BBC NEWS Americas Africa Europe Middle East South Asia Asia Pacific Arabic Persian Pashto Turkish French
BBCi NEWS   SPORT   WEATHER   WORLD SERVICE   A-Z INDEX     

BBC News World Edition
 You are in: Middle East  
News Front Page
Africa
Americas
Asia-Pacific
Europe
Middle East
South Asia
UK
Business
Entertainment
Science/Nature
Technology
Health
-------------
Talking Point
-------------
Country Profiles
In Depth
-------------
Programmes
-------------
BBC Sport
BBC Weather
SERVICES
-------------
LANGUAGES
EDITIONS
Tuesday, 26 November, 2002, 15:58 GMT
Emigres discuss 'change' in Baghdad
Iraqi men stand underneath a portrait of Saddam Hussein in Baghdad
Saddam's recent overtures have been dismissed as a ploy

A group of Iraqi opposition figures is in Iraq for talks with the government about the possibility of change and a new constitution.

Saddam Hussein (left) with his younger son Qusay
Saddam's son Qusay (R) rumoured to be planning an inclusive government
Iraqi President Saddam Hussein has ruled the country with an iron fist since 1979.

But members of the little-known Iraqi National Alliance are now in Baghdad - the first dissidents to respond to a call by the Iraqi president for exiles to return.

The opposition figures have met Iraq's number two, Ezzat Ibrahim, and are hoping to meet with President Saddam.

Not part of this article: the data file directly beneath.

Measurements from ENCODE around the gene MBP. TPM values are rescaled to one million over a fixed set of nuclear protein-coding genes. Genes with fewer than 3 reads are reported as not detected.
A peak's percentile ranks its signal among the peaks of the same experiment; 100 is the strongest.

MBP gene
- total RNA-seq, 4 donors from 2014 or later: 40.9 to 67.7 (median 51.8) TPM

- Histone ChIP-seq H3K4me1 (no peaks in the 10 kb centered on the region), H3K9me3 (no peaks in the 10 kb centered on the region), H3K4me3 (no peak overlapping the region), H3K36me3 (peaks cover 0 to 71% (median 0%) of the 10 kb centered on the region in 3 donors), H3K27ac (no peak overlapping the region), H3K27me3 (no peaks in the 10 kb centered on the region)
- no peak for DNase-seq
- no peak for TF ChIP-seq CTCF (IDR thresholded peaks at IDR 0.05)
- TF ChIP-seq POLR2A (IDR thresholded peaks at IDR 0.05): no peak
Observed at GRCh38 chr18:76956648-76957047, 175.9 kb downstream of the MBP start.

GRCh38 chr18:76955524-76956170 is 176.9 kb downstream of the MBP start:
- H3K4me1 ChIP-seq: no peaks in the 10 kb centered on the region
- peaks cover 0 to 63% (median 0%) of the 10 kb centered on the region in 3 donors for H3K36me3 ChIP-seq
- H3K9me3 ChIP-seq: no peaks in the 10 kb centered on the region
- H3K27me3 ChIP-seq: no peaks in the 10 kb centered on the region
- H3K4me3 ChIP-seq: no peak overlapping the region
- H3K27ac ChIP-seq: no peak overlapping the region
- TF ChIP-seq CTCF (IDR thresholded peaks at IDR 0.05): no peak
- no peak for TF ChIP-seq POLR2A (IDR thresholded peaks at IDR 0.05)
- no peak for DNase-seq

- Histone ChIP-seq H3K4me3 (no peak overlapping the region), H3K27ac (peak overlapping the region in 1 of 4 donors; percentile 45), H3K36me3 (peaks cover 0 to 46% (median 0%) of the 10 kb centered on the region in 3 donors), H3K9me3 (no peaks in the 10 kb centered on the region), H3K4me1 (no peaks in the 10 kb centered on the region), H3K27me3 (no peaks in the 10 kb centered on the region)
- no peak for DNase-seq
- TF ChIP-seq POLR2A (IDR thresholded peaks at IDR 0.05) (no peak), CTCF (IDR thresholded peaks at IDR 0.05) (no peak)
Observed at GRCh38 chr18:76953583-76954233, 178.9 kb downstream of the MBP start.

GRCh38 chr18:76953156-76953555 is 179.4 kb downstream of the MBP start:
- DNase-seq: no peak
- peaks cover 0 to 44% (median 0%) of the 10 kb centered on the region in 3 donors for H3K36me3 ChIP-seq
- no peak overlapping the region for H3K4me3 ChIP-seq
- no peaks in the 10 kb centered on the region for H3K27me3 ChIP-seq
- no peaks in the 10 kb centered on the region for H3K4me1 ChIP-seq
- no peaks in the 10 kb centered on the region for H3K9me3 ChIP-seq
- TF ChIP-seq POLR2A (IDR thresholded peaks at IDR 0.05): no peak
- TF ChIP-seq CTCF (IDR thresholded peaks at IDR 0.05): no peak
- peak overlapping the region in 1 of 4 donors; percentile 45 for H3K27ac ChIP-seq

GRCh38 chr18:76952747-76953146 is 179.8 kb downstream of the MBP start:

'Promise for change'

Abdul Jabbar el-Qubaysi, chairman of the group, said they had been promised that a new constitution would be drawn and that new political parties would be allowed as well as independent newspapers.

Mr el-Qubaysi fled Iraq in 1976. His two brothers were executed in the early 1980s.

He said he was not afraid to return because he believed the government's promise for real change.

There have been rumours that the Iraqi president's son, Qusay, was planning to form a new government that would include independent and opposition figures.

But Mr el-Qubaysi said he and his colleagues would not agree to participate in any government and would remain in the opposition.

Saddam Hussein's recent political overtures have been denounced abroad as a ploy.

Iraqi dissidents say the Iraqi leadership is trying to enlist support from opposition figures in exile.

The opposition figures now in Baghdad have maintained some ties with the Iraqi regime over the years and would therefore be willing to return to Iraq and show support for the Iraqi president at this crucial time.


Key stories

Analysis

CLICKABLE GUIDE

BBC WORLD SERVICE

AUDIO VIDEO

TALKING POINT
See also:

26 Nov 02 | Middle East
16 Oct 02 | Middle East
11 Oct 02 | Middle East
10 Sep 02 | Middle East
06 Sep 02 | Archive
04 Oct 02 | Middle East
03 Oct 02 | Media reports
Internet links:


The BBC is not responsible for the content of external internet sites

Links to more Middle East stories are at the foot of the page.


E-mail this story to a friend

Links to more Middle East stories

© BBC ^^ Back to top

News Front Page | Africa | Americas | Asia-Pacific | Europe | Middle East |
South Asia | UK | Business | Entertainment | Science/Nature |
Technology | Health | Talking Point | Country Profiles | In Depth |
Programmes